Within the U.S., different types of digital cellular networks follow distinct, incompatible sets of standards. The following sections discuss digital cellular networks, Mobile IP, and satellite phones.
The two most dominant digital cellular networks are Code Division Multiple Access (CDMA) and Global System for Mobile Communications (GSM) networks. Other common cellular networks include Time Division Multiple Access (TDMA) and Integrated Digital Enhanced Network (iDEN). iDEN networks use a proprietary protocol designed by Motorola, while the others follow standardized open protocols. A digital version of the original analog standard for cellular telephone phone service, called Digital Advanced Mobile Phone Service (D-AMPS), also exists.
CDMA refers to a technology designed by Qualcomm in the U.S., which employs spread spectrum communications for the radio link(4). CDMA spreads the digitized data over the entire bandwidth available rather than sharing a channel as many other network air interfaces do, distinguishing multiple calls through a unique sequence code assigned. Successive versions of the IS-95 standard define CDMA conventions in the U.S., which is why the term CDMA is often used to refer to IS-95 compliant cellular networks. IS-95 CDMA systems are sometimes referred to as cdmaOne. The next evolutionary step for CDMA to 3G services was CDMA2000. CDMA2000 is backward compatible with its previous 2G iteration IS-95 (cdmaOne). The successor to CDMA2000 is Qualcomm’s Long Term Evolution (LTE). LTE adds faster data transfer capabilities for mobile devices and is commonly referred to as 4G LTE. Verizon, US Cellular, and formerly Sprint, now the new T-Mobile, are common CDMA network carriers in the U.S.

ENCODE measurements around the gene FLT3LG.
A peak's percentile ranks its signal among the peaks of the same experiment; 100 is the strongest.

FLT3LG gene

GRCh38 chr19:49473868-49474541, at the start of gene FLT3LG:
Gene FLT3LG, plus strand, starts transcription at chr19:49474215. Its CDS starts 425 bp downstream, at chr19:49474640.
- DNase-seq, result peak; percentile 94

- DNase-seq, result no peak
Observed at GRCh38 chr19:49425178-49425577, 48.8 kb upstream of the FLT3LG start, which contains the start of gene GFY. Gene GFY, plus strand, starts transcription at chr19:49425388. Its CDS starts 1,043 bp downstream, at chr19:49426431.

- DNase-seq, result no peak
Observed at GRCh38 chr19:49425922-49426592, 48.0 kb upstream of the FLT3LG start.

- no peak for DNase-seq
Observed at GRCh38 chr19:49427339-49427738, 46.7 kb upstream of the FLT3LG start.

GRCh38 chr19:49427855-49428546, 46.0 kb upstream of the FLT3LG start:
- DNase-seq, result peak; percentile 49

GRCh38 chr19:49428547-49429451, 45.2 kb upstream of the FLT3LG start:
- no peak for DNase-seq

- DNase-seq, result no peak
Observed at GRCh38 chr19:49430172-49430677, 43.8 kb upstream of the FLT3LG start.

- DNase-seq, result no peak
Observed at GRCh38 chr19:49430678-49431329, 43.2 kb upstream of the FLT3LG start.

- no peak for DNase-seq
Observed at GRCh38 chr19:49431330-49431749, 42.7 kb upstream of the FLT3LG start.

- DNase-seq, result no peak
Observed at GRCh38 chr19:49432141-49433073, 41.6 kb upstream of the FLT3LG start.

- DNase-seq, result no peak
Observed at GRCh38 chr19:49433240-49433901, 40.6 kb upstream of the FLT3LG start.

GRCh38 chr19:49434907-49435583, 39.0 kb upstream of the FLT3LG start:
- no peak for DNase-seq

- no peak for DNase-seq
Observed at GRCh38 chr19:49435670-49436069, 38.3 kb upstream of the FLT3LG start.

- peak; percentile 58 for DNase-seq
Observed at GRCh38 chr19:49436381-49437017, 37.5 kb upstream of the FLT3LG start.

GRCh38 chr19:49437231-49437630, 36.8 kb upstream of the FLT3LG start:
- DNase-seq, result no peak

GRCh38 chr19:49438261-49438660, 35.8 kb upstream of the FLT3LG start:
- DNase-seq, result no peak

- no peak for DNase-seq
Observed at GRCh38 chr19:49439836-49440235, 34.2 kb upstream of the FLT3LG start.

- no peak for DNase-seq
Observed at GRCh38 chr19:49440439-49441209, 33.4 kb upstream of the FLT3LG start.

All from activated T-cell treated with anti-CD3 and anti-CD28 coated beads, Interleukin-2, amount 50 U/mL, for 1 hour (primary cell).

GSM is a cellular system used worldwide that was designed in Europe, primarily by Ericsson and Nokia. AT&T and T-Mobile are common GSM network carriers in the U.S. GSM use a TDMA air interface. TDMA refers to a digital link technology whereby multiple phones share a single carrier, radio frequency channel by taking turns – using the channel exclusively for an allocated time slice, then releasing it and waiting briefly while other phones use it. A packet switching enhancement to GSM called General Packet Radio Service (GPRS) was standardized to improve data transmission. The next generation of GSM, commonly referred to as the third generation or 3G is known as Universal Mobile Telecommunications System (UMTS) and involves enhancing GSM networks with a Wideband CDMA (WCDMA) air interface. 4G LTE is also available to GSM mobile devices providing higher data transmission rates to its customers.